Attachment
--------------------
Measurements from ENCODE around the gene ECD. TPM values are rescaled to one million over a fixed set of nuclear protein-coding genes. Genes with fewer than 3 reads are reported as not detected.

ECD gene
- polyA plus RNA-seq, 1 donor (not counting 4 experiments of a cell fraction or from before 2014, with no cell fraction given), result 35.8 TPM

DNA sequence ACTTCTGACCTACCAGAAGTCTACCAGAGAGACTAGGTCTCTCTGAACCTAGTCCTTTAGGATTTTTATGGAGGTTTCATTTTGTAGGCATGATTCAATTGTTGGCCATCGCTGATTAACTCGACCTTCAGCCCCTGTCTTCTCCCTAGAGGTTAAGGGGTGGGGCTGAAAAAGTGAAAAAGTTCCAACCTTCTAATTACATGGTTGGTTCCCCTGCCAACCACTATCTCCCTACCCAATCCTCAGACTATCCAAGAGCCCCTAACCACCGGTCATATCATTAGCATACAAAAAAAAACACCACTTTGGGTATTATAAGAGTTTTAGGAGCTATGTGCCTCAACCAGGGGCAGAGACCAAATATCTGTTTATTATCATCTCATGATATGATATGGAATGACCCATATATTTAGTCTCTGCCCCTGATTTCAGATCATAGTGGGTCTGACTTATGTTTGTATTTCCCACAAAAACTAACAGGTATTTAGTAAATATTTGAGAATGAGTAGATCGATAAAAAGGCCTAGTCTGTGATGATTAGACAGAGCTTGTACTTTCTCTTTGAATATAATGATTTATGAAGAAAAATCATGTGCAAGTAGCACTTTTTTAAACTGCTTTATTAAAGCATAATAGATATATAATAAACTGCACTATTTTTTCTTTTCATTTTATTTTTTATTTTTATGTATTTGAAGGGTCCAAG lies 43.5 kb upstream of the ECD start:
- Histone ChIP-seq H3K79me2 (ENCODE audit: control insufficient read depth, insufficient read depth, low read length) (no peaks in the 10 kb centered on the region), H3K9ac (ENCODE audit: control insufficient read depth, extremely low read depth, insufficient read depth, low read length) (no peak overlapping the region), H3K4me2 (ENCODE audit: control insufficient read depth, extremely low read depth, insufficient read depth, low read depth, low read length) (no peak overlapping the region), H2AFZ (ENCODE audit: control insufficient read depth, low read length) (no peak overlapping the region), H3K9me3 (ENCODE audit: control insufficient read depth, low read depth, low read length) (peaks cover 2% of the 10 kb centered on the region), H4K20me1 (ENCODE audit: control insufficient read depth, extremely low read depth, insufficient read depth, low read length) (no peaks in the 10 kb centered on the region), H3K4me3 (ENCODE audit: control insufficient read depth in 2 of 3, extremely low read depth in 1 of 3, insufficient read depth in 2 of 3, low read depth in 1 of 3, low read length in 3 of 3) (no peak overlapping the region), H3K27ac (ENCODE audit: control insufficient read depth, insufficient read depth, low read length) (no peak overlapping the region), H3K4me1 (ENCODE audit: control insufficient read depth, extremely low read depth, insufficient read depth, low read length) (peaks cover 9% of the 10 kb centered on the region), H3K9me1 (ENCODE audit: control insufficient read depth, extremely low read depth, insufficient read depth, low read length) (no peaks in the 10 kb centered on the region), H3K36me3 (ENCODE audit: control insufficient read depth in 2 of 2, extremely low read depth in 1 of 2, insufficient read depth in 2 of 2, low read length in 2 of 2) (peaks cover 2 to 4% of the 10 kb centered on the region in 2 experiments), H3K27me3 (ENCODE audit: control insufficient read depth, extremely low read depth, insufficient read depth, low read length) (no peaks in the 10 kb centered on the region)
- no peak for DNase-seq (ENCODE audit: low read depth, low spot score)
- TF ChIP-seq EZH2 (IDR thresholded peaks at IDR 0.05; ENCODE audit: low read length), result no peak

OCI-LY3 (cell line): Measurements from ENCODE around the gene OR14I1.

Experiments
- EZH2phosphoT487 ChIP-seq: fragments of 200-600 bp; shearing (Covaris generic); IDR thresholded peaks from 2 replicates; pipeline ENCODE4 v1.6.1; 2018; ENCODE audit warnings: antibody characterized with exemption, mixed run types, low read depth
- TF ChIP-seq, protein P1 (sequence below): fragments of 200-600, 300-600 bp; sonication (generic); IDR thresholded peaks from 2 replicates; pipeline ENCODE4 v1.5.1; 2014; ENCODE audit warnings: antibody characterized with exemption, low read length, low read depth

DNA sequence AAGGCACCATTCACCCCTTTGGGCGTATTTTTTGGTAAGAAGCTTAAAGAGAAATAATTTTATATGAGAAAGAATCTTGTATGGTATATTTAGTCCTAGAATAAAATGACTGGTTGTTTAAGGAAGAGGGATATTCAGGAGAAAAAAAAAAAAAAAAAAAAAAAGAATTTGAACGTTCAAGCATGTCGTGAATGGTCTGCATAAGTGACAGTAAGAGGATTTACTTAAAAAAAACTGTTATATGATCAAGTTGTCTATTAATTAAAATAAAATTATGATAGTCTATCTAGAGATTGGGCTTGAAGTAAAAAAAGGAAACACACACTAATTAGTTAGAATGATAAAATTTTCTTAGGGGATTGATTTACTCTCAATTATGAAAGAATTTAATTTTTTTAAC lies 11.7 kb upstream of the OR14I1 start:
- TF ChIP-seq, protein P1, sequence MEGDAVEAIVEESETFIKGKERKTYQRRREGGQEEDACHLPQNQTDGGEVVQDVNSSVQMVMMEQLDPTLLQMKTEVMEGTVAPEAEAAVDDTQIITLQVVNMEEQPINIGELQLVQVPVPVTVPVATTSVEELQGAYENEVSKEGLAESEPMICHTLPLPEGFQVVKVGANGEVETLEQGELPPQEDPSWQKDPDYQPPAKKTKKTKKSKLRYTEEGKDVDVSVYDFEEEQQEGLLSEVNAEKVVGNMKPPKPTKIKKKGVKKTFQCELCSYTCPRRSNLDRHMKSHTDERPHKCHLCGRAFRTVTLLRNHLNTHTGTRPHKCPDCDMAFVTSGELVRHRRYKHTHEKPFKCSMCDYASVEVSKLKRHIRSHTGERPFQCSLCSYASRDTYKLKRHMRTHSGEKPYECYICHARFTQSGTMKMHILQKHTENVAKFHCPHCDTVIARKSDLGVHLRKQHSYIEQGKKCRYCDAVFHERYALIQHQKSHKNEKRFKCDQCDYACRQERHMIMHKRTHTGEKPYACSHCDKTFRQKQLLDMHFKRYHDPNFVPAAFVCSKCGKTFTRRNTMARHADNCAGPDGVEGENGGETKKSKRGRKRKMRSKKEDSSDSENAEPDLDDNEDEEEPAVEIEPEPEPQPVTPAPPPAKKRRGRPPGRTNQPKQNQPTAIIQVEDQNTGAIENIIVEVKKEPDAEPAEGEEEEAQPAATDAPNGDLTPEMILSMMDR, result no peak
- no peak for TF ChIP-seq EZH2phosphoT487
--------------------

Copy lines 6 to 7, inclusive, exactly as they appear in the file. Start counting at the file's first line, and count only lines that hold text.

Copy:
- no peak for DNase-seq (ENCODE audit: low read depth, low spot score)
- TF ChIP-seq EZH2 (IDR thresholded peaks at IDR 0.05; ENCODE audit: low read length), result no peak